In the last decades nanomaterials (NMs) have attracted a great deal of attention due to their many technologically interesting properties. Nanotechnology applications advanced very quickly while very little has been done to measure and assess the risks of nanoparticles (NPs) to biological systems and to the ecosystems. The small size of nanoparticles and their properties can become easily a vehicle for binding and transport of toxic chemical pollutants. There are concerns among scientists and environmentalists that manufactured nanoparticles (NPs) will be released in the environment from these products over their life use through their erosion. Also, these products could generate wastes containing nanomaterials (domestic or industrial waste). There is an uncertainty whether or not the sewage treatment works could remove the released nanomaterials from the effluents. At present there are not many studies on the environmental problems, risks to human health and Eco toxicological issues of nanomaterials. The exposure can be divided into three wide categories: Occupational exposure, Consumer exposure and Environmental exposure. Longer term, there is an opportunity for a much wider exposure of the entire ecosystem to engineered nanomaterials through the water and soil. Due to expanding use of nanoparticles (NPs) and commercialization of nanotechnology products, exposure of the environment and humans to NPs is bound to increase and an evaluation of their potential toxicity is highly essential. Although high numbers of water-borne diseases are reported, it is believed that many more people suffer from diseases related to other forms of water pollution. Toxins such as pesticides and heavy metals in drinking water and food products can affect human health. Regular controls of drinking water quality and contamination of fish products must be achieved in the short-term, together with adequate actions to prevent further exposure of the population to harmful contaminants. In the last few years there is a wide debate about the benefits of nanotechnologies for humans and the technological society from the diverse applications of new products, but also about the risks of many manufactured nanomaterials (NMs) and consumer products to human health and the environment [7,8]. It is a well-known fact that most of the industrial waste and all urban water sewage end up in waterways (rivers, lakes, coastal waters, etc). It is inevitable that industrial nanoscale products and by-products to enter the aquatic environment [9].


Environmental release of NPs into aquatic environment poses new environmental problems that need to be studied in the near future [10]. Micro pollutants contaminants are released into environment mainly as a result of the manufacturing processes, the disposal of unused or expired products, and the excreta, mostly through urban wastewater and many of them can further spread through the water cycle, even reaching drinking water, due to their hydrophilic character and low removal at wastewater treatment plants (WWTPs) and drinking water treatment plants (DWTPs) [11,12]. Studies showed that in various aquatic environments suspended sediment particles play an important role in sequestering and transporting chemical pollutants over significant distances and the hydrodynamic and morphological characteristics of rivers and coastal zones will determine the distribution of bound NPs [13]. Potential routes for the uptake of NPs by aquatic organisms include direct ingestion, entry through gills, olfactory organs and body wall (through the skin). Eukaryotic organisms, such as protists and metazoans, have highly developed processes for the cellular internalization ofnanoscale (<100 nm) and microscale (100 nm-100.000 nm) particles which are called endocytosis and phagocytosis [14,15].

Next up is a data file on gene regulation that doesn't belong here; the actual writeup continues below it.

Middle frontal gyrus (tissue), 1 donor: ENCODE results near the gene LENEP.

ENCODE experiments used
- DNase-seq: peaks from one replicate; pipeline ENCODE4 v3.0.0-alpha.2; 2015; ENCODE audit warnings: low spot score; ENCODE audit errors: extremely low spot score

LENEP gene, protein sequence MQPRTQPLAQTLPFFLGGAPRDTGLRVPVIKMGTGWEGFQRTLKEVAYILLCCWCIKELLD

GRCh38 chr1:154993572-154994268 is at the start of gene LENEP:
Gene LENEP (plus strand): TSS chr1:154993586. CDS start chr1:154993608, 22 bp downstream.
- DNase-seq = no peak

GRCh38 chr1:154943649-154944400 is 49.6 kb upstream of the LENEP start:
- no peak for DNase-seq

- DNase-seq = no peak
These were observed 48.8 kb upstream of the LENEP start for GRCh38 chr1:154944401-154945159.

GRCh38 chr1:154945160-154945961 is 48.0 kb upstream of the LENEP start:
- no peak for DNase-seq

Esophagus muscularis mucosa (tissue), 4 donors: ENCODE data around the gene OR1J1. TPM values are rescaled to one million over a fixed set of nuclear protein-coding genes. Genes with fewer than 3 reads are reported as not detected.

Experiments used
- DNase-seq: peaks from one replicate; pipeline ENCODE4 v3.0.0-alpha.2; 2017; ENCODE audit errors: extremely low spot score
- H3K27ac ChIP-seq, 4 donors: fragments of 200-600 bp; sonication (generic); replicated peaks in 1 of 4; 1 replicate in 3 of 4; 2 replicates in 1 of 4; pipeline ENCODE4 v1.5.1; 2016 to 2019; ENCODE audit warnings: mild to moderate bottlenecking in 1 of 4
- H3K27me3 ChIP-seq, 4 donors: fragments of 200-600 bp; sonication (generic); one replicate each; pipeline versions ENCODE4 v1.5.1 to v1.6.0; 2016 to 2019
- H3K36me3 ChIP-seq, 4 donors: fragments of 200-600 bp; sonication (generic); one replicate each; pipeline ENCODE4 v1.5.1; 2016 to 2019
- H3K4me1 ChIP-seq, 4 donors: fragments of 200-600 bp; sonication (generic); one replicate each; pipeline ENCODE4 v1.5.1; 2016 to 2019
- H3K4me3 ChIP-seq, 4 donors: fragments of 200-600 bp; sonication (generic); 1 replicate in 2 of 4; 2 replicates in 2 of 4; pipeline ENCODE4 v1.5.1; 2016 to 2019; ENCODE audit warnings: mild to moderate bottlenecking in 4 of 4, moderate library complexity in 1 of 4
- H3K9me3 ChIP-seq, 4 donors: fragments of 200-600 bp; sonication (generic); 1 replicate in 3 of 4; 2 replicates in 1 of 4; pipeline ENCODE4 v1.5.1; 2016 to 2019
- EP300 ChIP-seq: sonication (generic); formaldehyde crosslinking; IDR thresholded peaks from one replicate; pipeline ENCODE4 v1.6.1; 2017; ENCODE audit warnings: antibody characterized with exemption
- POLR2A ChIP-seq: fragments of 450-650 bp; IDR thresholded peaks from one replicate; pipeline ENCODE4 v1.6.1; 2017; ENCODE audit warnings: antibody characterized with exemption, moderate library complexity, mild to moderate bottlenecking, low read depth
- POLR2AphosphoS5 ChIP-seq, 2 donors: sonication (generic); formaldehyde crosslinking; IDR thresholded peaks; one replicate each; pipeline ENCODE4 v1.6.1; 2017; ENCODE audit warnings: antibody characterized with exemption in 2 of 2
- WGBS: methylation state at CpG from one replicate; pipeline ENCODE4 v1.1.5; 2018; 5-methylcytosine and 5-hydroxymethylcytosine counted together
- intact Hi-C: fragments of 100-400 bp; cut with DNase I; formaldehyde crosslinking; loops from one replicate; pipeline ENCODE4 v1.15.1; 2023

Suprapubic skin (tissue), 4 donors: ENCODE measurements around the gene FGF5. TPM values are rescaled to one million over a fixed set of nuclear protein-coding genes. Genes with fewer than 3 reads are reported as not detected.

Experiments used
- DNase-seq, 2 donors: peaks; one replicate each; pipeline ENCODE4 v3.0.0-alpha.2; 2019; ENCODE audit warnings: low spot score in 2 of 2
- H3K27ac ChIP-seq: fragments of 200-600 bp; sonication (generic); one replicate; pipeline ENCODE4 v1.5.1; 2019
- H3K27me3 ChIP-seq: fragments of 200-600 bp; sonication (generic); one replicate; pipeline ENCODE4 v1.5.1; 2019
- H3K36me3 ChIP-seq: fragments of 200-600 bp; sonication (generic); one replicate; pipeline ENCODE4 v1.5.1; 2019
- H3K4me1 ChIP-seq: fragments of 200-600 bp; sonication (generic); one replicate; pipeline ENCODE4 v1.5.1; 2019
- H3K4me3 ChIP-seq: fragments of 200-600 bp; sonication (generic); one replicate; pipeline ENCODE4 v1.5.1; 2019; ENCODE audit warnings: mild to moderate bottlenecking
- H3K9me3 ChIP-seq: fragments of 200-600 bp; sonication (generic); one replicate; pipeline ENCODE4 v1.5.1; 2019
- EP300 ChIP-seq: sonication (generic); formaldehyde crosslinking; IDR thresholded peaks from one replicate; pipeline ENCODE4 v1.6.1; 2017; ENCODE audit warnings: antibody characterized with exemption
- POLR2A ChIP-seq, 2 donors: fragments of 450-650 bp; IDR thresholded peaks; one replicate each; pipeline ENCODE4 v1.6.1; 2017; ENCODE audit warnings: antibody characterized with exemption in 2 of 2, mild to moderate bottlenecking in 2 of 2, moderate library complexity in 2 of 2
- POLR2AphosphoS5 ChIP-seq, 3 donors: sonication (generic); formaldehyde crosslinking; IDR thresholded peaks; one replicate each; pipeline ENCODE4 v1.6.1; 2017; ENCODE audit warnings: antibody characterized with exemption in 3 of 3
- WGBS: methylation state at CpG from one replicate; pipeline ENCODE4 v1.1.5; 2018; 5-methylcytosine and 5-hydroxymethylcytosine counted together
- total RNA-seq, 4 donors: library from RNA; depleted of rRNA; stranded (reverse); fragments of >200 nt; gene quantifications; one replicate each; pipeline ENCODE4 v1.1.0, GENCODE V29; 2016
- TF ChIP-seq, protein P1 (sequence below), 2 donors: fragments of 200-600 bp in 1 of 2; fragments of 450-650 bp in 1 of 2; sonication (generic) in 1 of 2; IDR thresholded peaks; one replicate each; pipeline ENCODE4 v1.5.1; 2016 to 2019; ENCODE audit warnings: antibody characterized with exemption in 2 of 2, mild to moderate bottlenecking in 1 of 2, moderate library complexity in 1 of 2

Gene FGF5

They can also enter into the environment due to surface-water runoffs and soil leaching after the agricultural applications of manure. Once released into the environment, micropollutants are subject to different processes, such as biodegradation and chemical and photochemical degradation, which contribute to their elimination. When these transformations take place, degradation products can differ in the environmental behavior and toxicity. However, they are often more persistent than their corresponding parent compounds [11].


These compounds are present to very low concentrations and due to the high complexity of some environmental samples; very specific and sensitive analytical procedures are needed for their determination. However, screening techniques commonly used for toxicity testing of macro-scale substances like gas chromatography (GC)-mass spectrometry (MS) for air, sewage, fish, and animal tissues; GC/electron capture detector (ECD) for water and sediment samples; GC/high resolution MS (HRMS) for fish tissue; and liquid chromatography (LC)/GC-MS-flame ionization detector (FID) for sediments may not be appropriate for nanoparticles hazard characterization, but may have to be adapted or modified with regard to their nanospecific properties [12]. Although these compounds are not currently covered by the existing regulations, the possibility of adverse effects on humans and animals and their extensive environmental distribution has recently attracted an increasing interest [16]. Overall, the available literature on nanomaterials toxicology and its distribution in the Egyptian environment and its environmental hazards is incomplete.